Hello and welcome to the November edition of the Ultimate Coffee Date with Coco from Running With Perseverance and Deborah from Confessions of a Mother Runner. Grab a mug of your favorite hot beverage and pull up a seat. Virtually, of course.
The Time I Almost Got Arrested
Yes, it’s true. Some of you may have the idea that I’m Miss Goody Two-Shoes, but let me tell you, I’m Miss Total Badass who escaped arrest by the skin of my teeth.
OK, I may be exaggerating.
Our running club runs every Tuesday night in the winter on lighted park roads. Rather than braving dark, congested streets, in the interest of safety, we run 1.7-mile loops in a nearby park.
The park in question closes at dusk. The club, however, has a letter from the park’s board of directors, allowing us to run there each week. It has been a Tuesday night tradition for over a decade.
One Tuesday night in November as we were running, a police car with lights flashing slowly made its way around the loop. One of the officers in the car was announcing through a loudspeaker that everyone must leave the park immediately or face arrest for trespassing.
As the squad car crawled by me, I tried to tell the policeman of the agreement the running club had with the park and offered to show him the letter, but he ignored me. “Runners included“, he announced through his speaker.
At that point, I was almost exactly halfway around the loop.
What a quandary. I wasn’t sure whether to retrace my steps and run back to my car or try to go forward. I opted to go forward, hoping that I wouldn’t get arrested before I got back to my car.
The next day, the president of our running club reached out to the local police, and the misunderstanding was cleared up, so we are once again welcome in the park on Tuesday evenings.
I was just glad I didn’t get thrown in jail!
And Another Bee Story
If you are noticing a wasp-related theme in my posts this fall, you are right. I have had many more encounters with wasps than I wanted.
I hope this is the last one.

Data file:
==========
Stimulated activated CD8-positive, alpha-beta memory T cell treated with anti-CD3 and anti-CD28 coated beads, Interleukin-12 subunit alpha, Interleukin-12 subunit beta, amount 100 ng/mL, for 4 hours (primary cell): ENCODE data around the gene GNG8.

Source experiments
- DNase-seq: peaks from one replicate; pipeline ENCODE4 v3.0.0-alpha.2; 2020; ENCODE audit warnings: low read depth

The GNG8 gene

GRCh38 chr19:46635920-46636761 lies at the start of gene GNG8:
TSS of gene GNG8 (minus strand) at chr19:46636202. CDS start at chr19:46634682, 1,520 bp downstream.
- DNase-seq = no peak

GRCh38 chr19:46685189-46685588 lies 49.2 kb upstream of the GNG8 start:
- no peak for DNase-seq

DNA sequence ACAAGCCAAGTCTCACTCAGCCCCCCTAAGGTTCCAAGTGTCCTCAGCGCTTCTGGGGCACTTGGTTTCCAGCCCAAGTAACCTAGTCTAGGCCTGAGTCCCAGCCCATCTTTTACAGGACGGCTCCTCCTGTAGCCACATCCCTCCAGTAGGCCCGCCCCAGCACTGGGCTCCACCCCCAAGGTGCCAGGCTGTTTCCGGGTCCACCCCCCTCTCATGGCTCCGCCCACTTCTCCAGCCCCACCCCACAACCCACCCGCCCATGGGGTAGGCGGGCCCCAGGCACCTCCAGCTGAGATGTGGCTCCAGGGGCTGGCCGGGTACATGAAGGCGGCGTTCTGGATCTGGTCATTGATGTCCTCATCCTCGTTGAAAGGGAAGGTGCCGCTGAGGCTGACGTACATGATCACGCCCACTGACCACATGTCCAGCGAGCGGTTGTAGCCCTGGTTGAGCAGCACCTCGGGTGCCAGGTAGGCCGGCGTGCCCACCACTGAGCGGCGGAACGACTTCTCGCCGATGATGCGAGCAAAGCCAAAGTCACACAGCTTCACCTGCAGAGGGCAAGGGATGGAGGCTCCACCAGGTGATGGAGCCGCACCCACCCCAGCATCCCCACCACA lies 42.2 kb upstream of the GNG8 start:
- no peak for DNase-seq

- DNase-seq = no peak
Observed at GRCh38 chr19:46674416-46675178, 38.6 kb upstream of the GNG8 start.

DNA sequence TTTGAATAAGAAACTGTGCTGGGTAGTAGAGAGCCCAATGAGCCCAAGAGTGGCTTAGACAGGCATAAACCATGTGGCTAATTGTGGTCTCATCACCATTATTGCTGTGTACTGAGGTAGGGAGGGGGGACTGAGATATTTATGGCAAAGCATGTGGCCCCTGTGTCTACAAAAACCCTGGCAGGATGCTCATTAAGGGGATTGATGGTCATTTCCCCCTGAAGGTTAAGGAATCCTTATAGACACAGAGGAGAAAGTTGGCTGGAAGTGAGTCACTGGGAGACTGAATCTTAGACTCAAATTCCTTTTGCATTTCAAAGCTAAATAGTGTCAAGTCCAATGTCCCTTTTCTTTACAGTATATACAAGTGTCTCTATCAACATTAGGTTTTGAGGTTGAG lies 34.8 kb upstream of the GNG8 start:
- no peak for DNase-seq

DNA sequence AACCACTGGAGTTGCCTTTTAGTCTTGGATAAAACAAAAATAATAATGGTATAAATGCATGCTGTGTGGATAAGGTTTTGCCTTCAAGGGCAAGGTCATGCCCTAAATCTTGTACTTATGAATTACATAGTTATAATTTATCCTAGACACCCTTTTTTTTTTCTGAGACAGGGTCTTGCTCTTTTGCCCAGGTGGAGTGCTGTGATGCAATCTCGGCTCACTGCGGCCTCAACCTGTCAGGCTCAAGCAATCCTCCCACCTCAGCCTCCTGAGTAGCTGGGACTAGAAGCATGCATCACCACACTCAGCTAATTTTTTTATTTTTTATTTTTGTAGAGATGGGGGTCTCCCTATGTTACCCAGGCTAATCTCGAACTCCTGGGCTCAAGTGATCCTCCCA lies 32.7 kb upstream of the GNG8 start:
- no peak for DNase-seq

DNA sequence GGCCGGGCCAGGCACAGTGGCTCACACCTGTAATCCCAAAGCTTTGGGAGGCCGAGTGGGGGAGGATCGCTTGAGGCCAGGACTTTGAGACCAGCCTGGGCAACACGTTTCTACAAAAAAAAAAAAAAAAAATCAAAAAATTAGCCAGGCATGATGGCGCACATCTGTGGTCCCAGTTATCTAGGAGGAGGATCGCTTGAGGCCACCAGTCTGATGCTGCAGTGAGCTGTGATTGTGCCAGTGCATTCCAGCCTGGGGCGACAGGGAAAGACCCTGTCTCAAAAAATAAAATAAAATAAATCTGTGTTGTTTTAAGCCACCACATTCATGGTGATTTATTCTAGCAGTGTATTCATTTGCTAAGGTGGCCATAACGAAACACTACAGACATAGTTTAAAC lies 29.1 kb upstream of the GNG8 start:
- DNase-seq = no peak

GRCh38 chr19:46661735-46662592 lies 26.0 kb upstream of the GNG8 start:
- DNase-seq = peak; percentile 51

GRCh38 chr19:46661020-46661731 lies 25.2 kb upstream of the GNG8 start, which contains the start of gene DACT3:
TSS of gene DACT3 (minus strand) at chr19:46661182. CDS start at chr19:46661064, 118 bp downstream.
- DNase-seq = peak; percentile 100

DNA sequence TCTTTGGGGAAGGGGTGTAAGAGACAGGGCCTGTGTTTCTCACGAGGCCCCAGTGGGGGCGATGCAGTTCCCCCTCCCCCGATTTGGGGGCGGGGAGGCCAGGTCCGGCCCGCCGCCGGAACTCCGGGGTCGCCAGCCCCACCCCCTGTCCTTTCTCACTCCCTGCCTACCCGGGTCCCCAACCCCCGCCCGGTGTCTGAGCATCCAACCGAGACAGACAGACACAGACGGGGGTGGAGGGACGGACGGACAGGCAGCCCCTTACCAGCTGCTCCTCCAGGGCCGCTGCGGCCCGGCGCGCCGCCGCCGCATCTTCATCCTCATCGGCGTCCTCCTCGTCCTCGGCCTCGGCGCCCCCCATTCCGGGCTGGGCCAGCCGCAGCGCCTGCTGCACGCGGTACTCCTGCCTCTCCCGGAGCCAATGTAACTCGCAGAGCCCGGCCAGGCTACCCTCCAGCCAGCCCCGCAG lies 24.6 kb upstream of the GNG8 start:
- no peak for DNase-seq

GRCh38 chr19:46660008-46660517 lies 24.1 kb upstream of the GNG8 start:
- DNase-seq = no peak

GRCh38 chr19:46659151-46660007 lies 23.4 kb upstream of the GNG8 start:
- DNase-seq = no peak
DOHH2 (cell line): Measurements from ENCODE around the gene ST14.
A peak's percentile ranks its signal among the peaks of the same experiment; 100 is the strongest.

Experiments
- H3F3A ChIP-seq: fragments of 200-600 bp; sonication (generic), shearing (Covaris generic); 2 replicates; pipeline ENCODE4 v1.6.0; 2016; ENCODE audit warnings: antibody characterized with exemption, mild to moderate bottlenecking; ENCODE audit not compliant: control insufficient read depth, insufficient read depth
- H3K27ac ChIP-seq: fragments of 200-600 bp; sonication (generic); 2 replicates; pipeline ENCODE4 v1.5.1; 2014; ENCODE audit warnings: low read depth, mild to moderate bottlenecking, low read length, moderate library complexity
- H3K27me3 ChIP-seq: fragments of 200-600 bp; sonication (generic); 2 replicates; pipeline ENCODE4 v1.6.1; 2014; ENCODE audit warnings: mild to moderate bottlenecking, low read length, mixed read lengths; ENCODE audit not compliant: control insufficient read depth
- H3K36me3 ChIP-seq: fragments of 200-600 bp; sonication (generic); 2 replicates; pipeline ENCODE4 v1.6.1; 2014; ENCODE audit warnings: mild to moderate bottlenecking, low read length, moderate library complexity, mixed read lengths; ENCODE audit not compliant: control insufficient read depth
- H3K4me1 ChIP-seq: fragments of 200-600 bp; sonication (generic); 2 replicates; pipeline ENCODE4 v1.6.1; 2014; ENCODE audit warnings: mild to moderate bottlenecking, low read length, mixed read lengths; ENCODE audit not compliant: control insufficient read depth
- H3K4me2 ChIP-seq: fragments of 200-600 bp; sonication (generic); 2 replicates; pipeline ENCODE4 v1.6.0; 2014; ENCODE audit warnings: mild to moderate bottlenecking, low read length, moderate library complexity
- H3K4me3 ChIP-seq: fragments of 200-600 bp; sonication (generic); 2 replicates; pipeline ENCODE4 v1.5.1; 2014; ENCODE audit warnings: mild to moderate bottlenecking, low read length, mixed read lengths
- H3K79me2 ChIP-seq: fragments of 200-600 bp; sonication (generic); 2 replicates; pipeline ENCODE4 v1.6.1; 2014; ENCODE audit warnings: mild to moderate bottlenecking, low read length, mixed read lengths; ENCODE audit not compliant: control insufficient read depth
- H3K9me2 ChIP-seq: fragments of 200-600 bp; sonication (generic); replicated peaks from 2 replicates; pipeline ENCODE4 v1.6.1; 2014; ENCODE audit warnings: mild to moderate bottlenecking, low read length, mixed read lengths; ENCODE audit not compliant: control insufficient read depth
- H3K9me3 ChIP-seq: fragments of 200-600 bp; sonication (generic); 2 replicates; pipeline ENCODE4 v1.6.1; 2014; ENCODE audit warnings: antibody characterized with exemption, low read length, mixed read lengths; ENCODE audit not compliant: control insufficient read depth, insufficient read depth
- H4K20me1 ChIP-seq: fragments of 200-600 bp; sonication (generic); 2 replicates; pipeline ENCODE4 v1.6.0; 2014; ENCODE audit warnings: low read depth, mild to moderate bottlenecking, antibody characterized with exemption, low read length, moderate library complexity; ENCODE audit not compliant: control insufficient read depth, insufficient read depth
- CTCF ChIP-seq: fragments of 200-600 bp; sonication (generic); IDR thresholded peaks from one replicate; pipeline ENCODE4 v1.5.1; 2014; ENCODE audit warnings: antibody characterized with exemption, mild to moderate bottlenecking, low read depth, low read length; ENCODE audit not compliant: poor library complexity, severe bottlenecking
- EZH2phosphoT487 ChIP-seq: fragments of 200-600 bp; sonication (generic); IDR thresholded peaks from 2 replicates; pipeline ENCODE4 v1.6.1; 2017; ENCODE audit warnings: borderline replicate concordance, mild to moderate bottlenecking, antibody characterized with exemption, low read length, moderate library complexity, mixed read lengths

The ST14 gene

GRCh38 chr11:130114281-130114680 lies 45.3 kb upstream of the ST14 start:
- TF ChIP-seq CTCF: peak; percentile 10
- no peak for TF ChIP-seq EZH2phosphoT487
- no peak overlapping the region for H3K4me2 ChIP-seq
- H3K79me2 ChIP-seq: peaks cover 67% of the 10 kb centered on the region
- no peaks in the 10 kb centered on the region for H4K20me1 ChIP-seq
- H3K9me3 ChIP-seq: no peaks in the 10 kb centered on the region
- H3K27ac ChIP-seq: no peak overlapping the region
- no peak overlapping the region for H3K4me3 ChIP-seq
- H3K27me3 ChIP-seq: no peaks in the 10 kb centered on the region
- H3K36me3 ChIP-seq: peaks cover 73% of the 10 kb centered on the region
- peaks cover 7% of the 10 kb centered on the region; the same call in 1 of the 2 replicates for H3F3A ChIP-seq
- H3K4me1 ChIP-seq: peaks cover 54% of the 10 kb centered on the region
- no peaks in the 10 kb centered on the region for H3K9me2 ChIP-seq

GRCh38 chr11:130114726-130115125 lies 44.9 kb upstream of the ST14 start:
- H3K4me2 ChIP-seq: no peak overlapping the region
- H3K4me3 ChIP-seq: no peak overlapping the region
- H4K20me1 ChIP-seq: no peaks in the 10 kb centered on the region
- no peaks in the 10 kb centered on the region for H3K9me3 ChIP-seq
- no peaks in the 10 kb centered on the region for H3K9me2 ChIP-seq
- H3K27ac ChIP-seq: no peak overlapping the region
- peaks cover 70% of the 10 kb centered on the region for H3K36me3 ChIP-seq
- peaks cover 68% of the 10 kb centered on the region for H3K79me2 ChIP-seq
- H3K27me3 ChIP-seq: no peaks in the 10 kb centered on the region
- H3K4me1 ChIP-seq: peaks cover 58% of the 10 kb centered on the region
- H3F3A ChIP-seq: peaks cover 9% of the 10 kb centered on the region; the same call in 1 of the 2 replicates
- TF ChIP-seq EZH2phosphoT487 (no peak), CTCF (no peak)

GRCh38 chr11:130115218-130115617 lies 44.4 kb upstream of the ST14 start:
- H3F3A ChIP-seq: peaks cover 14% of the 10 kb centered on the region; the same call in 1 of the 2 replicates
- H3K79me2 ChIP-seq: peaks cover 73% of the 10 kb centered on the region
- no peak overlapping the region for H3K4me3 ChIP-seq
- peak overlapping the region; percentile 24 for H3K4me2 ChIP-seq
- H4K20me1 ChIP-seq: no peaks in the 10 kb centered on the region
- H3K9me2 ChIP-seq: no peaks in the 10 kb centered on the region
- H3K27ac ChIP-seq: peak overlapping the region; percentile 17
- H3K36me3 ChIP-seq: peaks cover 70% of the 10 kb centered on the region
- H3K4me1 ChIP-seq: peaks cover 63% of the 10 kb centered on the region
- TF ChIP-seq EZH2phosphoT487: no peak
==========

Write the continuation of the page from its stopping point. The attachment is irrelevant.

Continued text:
I was pulling weeds in a honeysuckle-covered bank in our backyard last week. The temperature was in the mid-50s and the sun was shining. We have had some frost, but not a hard freeze this fall.
Weeding is a mindless chore, so my mind was wandering as I heaved up handfuls of weeds. All at once, a movement in the dirt where I had just dislodged a huge weed caught my eye.
A very large wasp, sluggish and disoriented, was crawling out of a hole in the dirt.
All of you readers who are averse to violence may want to skip over the next few sentences, I’m warning you.
I stomped her.
She was still crawling, so I stomped her again. This time, I stomped her with so much force, her head was severed from her body.
I bent down to examine her. Incredibly, even though her head and body were no longer connected, her antennae still waved. I picked her up in my trowel and carried her to the house, but did not take her inside.
Research showed the wasp I beheaded was a queen of the Vespula maculifrons species of yellowjacket.
I was very happy I hadn’t discovered her a month ago when she would have been surrounded by several hundred worker wasps.
Shutting It All Down
Late this summer, my husband and I, encouraged by the decrease in cases of Coronavirus in our part of the world, began tentatively engaging once again in social activities.
We didn’t go to any huge gatherings, but we did sometimes eat dinner with another couple, or occasionally go out for an alfresco meal.
As the number of cases increased this fall, however, we became more and more wary of social interactions.
When one of our dear friends invited us to a Holiday party where typically 40 or 50 guests gather under one roof, with no mention of masks or mitigating procedures, we were skeptical. OK, we were aghast.
We made the decision to once again shut down our social life entirely – no holiday parties, no going out for dinner, no gatherings of any kind.
We don’t like it, but with the vaccine on the horizon, we need to be sure we run through the tape (so to speak) during this pandemic. Now is not time to let our guard down.
We are hoping that by foregoing gatherings this year, we will be around to go to lots of them next year.
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